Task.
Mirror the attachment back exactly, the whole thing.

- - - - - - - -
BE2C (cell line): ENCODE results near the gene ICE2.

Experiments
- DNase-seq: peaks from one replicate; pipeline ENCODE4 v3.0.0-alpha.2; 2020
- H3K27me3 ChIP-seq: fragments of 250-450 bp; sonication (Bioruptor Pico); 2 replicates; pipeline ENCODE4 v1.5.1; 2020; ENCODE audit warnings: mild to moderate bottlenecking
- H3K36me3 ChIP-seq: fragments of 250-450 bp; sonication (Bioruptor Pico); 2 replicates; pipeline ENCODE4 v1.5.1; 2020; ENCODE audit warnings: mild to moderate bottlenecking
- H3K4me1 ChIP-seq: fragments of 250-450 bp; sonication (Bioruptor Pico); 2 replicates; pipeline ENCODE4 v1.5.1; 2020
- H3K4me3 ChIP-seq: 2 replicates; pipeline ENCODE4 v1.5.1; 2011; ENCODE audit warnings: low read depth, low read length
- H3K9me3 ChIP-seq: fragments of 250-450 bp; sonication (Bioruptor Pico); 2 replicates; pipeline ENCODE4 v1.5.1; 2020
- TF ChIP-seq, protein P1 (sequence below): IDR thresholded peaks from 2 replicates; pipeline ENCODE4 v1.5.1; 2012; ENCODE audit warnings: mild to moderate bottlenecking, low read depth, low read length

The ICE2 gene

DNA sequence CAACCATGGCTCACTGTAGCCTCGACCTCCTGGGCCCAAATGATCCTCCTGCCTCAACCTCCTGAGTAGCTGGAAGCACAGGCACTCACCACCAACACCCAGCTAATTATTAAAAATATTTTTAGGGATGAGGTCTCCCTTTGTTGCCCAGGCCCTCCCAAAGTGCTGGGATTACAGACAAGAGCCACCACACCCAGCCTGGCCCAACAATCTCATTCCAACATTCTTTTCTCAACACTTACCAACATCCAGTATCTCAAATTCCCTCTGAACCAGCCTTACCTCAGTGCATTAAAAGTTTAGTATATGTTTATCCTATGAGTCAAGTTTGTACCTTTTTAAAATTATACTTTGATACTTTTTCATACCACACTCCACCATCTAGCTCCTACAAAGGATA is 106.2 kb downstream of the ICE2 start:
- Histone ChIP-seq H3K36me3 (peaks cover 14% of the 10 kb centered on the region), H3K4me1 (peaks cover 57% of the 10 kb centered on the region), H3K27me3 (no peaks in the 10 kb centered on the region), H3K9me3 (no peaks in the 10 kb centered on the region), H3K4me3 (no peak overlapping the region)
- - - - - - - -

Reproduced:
BE2C (cell line): ENCODE results near the gene ICE2.

Experiments
- DNase-seq: peaks from one replicate; pipeline ENCODE4 v3.0.0-alpha.2; 2020
- H3K27me3 ChIP-seq: fragments of 250-450 bp; sonication (Bioruptor Pico); 2 replicates; pipeline ENCODE4 v1.5.1; 2020; ENCODE audit warnings: mild to moderate bottlenecking
- H3K36me3 ChIP-seq: fragments of 250-450 bp; sonication (Bioruptor Pico); 2 replicates; pipeline ENCODE4 v1.5.1; 2020; ENCODE audit warnings: mild to moderate bottlenecking
- H3K4me1 ChIP-seq: fragments of 250-450 bp; sonication (Bioruptor Pico); 2 replicates; pipeline ENCODE4 v1.5.1; 2020
- H3K4me3 ChIP-seq: 2 replicates; pipeline ENCODE4 v1.5.1; 2011; ENCODE audit warnings: low read depth, low read length
- H3K9me3 ChIP-seq: fragments of 250-450 bp; sonication (Bioruptor Pico); 2 replicates; pipeline ENCODE4 v1.5.1; 2020
- TF ChIP-seq, protein P1 (sequence below): IDR thresholded peaks from 2 replicates; pipeline ENCODE4 v1.5.1; 2012; ENCODE audit warnings: mild to moderate bottlenecking, low read depth, low read length

The ICE2 gene

DNA sequence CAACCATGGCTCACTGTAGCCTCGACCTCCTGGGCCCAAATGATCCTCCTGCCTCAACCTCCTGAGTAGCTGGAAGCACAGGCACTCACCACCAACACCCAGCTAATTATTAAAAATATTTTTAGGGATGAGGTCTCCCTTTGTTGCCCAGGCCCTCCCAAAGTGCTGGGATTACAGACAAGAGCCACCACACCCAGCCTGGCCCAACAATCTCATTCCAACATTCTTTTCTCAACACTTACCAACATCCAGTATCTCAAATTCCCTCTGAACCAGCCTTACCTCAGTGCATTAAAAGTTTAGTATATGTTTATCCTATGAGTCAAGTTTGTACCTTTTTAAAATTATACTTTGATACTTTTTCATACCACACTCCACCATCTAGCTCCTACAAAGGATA is 106.2 kb downstream of the ICE2 start:
- Histone ChIP-seq H3K36me3 (peaks cover 14% of the 10 kb centered on the region), H3K4me1 (peaks cover 57% of the 10 kb centered on the region), H3K27me3 (no peaks in the 10 kb centered on the region), H3K9me3 (no peaks in the 10 kb centered on the region), H3K4me3 (no peak overlapping the region)